For nearly four years, community groups criticized Mayor Marion Barry for taking too long to finish a comprehensive land-use plan that would chart commercial and residential growth in Washington for the next 20 years.

Now, only months before Barry is expected to send a final draft of the plan to the City Council for approval, many of those groups fear the city is moving too quickly--allowing insufficient time to correct what they consider serious flaws in the complicated document.

The D.C. Citizens Planning Coalition contends that the preliminary plan is virtually useless because it does not include a map showing, block by block, how the city's new development policies would affect current zoning.

"We're about the only city in the country trying to put together a comprehensive plan without a map," said Carol Currie, chairman of the coalition. "The city's staff draft [of the plan] contains a lot of interesting information, but it does not tell neighborhoods if they are safe or not from more intense development."

Peggy Robin, an Advisory Neighborhood Commission member from Ward 3, said the city's planning office "went about the problem backwards" by waiting until the last minute to confer with local groups.

"If the citizens had been consulted first, they wouldn't now have the feeling that they must bring their comments to a body with its mind essentially made up," Robin said.

Leaders of five Dupont Circle area organizations described the proposed land use plan as "vague and sometimes inconsistent"--one that "falls far short of what is needed."

"The draft plan fails to propose and map the kinds of specifics that would assure both the survival of Dupont Circle as a residential neighborhood and the preservation of its unique character, as the plan fails to provide for compatible residential development," the community leaders said in a letter to the city.

The dispute over whether to include a zoning map appears to be a major stumbling block. Community groups seeking to protect their neighborhoods from encroachment by commercial developers want protections clearly delineated on a map. City planners, who want some flexibility in dealing with developers, oppose enacting a land-use map into law.

"It would be a gross mistake for the city to have a block-by-block land-use map in the plan," said John (Skip) McKoy, director of the D.C. Planning Office. "If the map is enacted into law, then any time the economy or the environment or technology changed and you needed to change a line on the map . . . you would have to go back to the City Council to change the law."

However, Council Chairman David A. Clarke said he and his colleagues may insist that the planning office produce a land-use map before the council begins considering the plan--possibly this summer or early fall.

"There's a lot of feeling here that if they don't send a map, it's not a comprehensive plan and there's nothing to work with," Clarke said. "A bunch of goal statements is not a comprehensive plan."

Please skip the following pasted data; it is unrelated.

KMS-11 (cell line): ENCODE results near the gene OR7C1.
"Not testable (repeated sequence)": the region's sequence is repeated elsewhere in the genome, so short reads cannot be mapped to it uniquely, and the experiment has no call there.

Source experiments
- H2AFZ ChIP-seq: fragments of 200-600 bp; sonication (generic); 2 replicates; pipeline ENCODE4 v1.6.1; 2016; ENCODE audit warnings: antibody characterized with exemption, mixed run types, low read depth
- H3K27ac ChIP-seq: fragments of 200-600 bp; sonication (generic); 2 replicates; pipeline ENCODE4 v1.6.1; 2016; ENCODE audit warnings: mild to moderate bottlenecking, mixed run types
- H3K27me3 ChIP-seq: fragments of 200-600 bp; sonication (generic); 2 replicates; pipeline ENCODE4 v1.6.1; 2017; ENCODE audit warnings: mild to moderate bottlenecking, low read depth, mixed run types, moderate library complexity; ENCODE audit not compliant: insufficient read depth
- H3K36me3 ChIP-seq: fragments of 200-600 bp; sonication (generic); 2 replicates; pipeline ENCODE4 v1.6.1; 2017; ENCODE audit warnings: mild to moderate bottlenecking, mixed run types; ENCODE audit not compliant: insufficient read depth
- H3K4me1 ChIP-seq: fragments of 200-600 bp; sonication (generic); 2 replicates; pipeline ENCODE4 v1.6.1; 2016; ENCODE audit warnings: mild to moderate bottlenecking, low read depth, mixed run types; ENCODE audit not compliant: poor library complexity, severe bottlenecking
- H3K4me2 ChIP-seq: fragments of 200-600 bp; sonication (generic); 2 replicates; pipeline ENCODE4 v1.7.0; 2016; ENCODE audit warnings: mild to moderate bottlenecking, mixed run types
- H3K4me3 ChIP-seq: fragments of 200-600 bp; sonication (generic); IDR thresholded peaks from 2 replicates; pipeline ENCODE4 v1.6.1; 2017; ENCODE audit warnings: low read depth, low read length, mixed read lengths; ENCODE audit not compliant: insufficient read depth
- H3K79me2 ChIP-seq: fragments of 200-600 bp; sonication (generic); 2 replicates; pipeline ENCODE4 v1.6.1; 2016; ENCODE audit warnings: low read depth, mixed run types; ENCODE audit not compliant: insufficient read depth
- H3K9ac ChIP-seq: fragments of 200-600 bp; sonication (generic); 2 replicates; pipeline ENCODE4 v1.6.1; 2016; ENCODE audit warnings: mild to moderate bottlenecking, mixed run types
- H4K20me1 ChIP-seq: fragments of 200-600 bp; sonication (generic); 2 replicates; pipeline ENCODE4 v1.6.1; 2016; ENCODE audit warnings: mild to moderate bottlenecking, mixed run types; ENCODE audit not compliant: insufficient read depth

McKoy said the city intends to appoint a 50-member advisory panel to try to iron out many of the concerns raised about the plan before the final version is sent to the mayor in May or June.

The city's charter requires the city to prepare a comprehensive land-use plan.

The 330-page draft plan, unveiled last October, would restrict most future commercial growth to the downtown core and designated neighborhood centers; confine most industrial construction to the New York Avenue NE corridor; and regulate land use by the city, federal government and private firms along the city's 15 miles of waterfront.

The planning office and the National Capital Planning Commission recently worked out guidelines for historic preservation that also will be included in the comprehensive plan.

Officials held a series of briefings and meetings to explain the proposal and to seek public reaction. Council member Charlene Drew Jarvis (D-Ward 4), chairman of the Housing and Economic Development Committee, said she didn't learn of a hearing in her ward until after it had been held.

The city initially gave the public three months in which to comment on the plan, but later extended the deadline by three additional months to April 8. McKoy said the new deadline was satisfactory to most groups, but that others wouldn't be satisfied "if I guaranteed we could meet to review the plan between now and doomsday."

McKoy, who recently took charge of the planning office, said he intends to take as much time as is necessary to produce a good plan. However, McKoy has come under pressure from Ivanhoe Donaldson, the new deputy mayor for economic development, to get the plan completed as soon as possible.

McKoy said that he and Donaldson were "in synch" as to when the plan would be ready for Barry's review, but Donaldson hinted that the planning office hasn't moved as quickly as he would like.

"It's probably fair to say that I have a greater sense of the calendar than they [in the planning office] do," Donaldson said.